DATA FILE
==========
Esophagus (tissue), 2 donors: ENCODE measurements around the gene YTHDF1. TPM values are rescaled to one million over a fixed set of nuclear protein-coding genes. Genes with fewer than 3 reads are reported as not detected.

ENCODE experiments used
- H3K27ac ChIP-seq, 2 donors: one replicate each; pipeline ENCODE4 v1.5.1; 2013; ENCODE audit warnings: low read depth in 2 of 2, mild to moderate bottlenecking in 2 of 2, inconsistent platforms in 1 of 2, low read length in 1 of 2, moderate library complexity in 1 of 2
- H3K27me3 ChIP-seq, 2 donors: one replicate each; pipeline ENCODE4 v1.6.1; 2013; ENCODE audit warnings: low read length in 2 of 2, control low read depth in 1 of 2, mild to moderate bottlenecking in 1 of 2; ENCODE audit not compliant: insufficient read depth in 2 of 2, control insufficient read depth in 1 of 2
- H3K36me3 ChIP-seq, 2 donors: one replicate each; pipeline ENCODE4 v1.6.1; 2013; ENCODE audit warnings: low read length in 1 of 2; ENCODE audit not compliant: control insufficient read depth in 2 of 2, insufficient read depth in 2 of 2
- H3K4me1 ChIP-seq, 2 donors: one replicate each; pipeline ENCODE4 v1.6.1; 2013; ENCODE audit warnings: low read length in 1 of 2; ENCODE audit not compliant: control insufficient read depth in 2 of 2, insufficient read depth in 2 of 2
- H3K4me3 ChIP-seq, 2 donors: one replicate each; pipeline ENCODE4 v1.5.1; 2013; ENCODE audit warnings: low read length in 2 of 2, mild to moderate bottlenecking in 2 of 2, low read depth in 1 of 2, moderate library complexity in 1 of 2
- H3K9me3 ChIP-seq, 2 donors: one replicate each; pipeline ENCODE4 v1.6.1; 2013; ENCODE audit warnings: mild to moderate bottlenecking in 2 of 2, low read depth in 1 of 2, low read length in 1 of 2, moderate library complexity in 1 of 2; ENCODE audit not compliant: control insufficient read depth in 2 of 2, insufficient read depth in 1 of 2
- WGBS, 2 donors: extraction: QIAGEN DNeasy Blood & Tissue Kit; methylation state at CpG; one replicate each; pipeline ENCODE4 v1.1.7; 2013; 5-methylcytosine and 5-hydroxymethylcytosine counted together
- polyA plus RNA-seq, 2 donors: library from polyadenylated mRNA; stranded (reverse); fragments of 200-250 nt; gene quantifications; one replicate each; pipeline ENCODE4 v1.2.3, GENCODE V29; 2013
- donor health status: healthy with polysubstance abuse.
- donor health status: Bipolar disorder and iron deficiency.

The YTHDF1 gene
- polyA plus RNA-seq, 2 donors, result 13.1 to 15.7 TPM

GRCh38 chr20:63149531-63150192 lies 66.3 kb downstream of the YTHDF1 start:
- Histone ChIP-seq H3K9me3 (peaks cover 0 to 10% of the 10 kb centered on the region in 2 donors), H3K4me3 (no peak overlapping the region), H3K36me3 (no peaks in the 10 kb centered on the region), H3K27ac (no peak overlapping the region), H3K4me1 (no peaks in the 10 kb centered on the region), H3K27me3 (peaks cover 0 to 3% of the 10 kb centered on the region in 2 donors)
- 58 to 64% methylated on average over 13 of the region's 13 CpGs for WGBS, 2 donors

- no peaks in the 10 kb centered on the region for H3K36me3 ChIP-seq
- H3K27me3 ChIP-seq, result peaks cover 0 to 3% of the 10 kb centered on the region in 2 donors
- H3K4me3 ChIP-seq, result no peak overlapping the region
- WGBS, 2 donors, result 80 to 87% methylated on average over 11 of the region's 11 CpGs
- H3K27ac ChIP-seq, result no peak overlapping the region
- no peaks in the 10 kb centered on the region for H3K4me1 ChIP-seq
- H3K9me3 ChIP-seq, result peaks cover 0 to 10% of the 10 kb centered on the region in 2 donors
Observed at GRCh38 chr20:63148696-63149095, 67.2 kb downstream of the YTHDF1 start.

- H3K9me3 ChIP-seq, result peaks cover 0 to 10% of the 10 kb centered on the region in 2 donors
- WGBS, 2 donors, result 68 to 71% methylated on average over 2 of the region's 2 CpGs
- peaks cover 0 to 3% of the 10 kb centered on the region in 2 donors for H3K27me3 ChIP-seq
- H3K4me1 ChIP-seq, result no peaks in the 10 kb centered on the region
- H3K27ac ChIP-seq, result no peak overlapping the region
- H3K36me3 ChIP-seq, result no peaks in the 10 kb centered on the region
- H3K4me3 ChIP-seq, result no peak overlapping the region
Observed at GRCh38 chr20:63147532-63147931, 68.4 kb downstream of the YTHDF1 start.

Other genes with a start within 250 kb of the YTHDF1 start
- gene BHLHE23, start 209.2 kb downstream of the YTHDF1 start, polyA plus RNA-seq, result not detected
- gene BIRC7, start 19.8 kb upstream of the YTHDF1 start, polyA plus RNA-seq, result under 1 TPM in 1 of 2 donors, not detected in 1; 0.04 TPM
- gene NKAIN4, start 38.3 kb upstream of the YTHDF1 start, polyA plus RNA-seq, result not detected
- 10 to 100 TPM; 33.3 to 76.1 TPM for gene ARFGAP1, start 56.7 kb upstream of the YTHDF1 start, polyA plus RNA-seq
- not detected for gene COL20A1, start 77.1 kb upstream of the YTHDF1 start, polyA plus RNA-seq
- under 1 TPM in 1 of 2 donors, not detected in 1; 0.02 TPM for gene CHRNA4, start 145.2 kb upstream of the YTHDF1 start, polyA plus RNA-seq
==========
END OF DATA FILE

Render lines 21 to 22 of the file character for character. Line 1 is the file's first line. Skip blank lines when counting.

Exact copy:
- WGBS, 2 donors, result 80 to 87% methylated on average over 11 of the region's 11 CpGs
- H3K27ac ChIP-seq, result no peak overlapping the region